You know them… the people who are negative about everything. They see the drawbacks immediately after the words come out of your mouth. They are negative about the office, co-workers, the breakroom clutter, the work hours, and on and on. They seem to always see the world from a gloomy perspective. Negative comments are expected from them.

What to Do

Brace yourself. Get ready for the negatives. You know they are coming. Respond well, taking them in with a smile. Don’t just write them off. You may want to probe a little deeper on some issues, but make a note of the tone and volume. Is it the same as every other comment they make about other things? Or is it less (that is good), or more (you need to pay attention). Sifting through an expected negative for a positive requires effort. Don’t let it pass by without pondering it.

Reluctant to Change

When people do understand what you are saying and they push back, it may be because they are reluctant to change. Change is hard and it takes effort. Some people just would rather not expend the effort to make things happen. They are not just reluctant to your changes; they seem reluctant to any changes.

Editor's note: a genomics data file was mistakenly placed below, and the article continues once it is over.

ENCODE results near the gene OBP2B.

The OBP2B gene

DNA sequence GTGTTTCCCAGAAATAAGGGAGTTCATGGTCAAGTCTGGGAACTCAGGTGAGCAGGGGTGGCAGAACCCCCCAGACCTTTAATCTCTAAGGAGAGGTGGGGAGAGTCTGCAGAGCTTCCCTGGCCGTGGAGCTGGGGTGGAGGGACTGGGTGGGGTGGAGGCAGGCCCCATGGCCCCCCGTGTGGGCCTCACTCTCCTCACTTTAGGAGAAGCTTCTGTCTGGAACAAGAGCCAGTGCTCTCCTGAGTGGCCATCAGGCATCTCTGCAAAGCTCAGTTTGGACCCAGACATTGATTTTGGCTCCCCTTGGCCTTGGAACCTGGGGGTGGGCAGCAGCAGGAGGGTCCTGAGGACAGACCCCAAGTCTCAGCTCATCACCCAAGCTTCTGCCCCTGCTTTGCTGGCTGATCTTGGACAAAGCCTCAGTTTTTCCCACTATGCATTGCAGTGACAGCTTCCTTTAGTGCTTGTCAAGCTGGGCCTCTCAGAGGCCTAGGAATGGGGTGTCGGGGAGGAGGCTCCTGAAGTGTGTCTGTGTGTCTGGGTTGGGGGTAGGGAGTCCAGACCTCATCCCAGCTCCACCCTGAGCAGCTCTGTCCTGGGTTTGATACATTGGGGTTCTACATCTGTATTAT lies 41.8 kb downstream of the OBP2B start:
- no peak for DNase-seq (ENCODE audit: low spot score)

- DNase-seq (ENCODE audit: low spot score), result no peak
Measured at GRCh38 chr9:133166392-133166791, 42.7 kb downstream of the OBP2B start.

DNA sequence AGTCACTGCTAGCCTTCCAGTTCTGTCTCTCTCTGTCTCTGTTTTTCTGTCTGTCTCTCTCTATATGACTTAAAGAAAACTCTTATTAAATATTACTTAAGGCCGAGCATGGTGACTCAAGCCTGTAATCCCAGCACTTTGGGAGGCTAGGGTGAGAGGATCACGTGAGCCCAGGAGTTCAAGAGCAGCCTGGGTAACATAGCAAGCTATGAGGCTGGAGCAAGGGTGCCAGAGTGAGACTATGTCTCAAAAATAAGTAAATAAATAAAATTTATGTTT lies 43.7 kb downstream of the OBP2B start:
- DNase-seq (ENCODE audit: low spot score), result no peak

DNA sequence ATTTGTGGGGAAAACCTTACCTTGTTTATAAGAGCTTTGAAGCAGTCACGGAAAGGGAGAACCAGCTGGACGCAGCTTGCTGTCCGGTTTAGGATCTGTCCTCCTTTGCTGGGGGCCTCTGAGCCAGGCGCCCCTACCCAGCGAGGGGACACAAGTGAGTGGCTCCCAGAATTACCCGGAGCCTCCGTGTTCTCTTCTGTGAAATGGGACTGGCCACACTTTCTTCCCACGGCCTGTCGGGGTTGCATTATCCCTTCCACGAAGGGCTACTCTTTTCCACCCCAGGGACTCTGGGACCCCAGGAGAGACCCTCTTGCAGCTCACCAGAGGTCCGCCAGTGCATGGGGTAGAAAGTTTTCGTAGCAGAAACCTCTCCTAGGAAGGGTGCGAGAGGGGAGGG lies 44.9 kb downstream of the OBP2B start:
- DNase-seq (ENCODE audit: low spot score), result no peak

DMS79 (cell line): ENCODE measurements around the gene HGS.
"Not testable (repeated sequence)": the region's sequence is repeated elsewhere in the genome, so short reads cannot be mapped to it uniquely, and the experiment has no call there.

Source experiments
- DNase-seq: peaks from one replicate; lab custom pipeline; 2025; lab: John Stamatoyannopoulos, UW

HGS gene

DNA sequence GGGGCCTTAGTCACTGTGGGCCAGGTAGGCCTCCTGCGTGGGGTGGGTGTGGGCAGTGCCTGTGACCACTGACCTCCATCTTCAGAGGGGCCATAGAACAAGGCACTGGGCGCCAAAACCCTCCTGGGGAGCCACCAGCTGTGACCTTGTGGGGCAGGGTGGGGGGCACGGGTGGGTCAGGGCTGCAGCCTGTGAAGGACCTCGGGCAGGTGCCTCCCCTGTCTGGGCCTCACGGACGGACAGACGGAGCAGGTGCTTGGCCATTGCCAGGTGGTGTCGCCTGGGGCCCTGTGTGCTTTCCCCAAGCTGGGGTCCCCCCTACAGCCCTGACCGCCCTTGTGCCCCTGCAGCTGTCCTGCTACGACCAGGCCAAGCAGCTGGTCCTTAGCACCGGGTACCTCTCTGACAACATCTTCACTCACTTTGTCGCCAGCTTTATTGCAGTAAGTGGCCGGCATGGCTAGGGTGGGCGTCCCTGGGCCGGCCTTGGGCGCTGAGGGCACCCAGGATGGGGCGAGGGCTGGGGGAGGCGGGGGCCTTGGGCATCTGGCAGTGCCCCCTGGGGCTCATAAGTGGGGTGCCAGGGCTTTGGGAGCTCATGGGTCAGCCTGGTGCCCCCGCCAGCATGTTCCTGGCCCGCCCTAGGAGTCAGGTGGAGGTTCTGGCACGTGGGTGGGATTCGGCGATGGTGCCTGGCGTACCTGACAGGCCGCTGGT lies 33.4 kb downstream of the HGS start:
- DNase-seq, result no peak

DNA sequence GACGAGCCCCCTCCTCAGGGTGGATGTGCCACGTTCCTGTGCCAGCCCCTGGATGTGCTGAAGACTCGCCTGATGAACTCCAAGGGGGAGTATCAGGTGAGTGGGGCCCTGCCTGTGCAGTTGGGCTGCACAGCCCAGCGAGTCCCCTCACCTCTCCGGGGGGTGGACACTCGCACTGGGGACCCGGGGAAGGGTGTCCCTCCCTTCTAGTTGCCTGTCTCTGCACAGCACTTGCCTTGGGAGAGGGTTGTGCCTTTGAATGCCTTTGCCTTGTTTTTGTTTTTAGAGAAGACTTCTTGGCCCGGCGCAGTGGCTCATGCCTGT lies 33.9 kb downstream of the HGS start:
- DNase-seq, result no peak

What to Do

Give them time to accept the change and then make the change. Give them a timeline. Tell them that you will get back to them in a month or after the project is done. Tell them that you can apply the change later when they have more time. But make sure that they know the change will happen, just not right now for them. Move toward those that are eager to embrace the change and circle back to the reluctant.

Overwhelming Stress

You may find that stress is causing staffers to resist changes. You may not have any idea of the pressure that others might be under from deadlines, client demands, staffing issues or even home life. When people have stress upon stress, they really do not want to take on anything else. What you are asking them to do might seem trivial or easy, but to them it is the final straw.

What to Do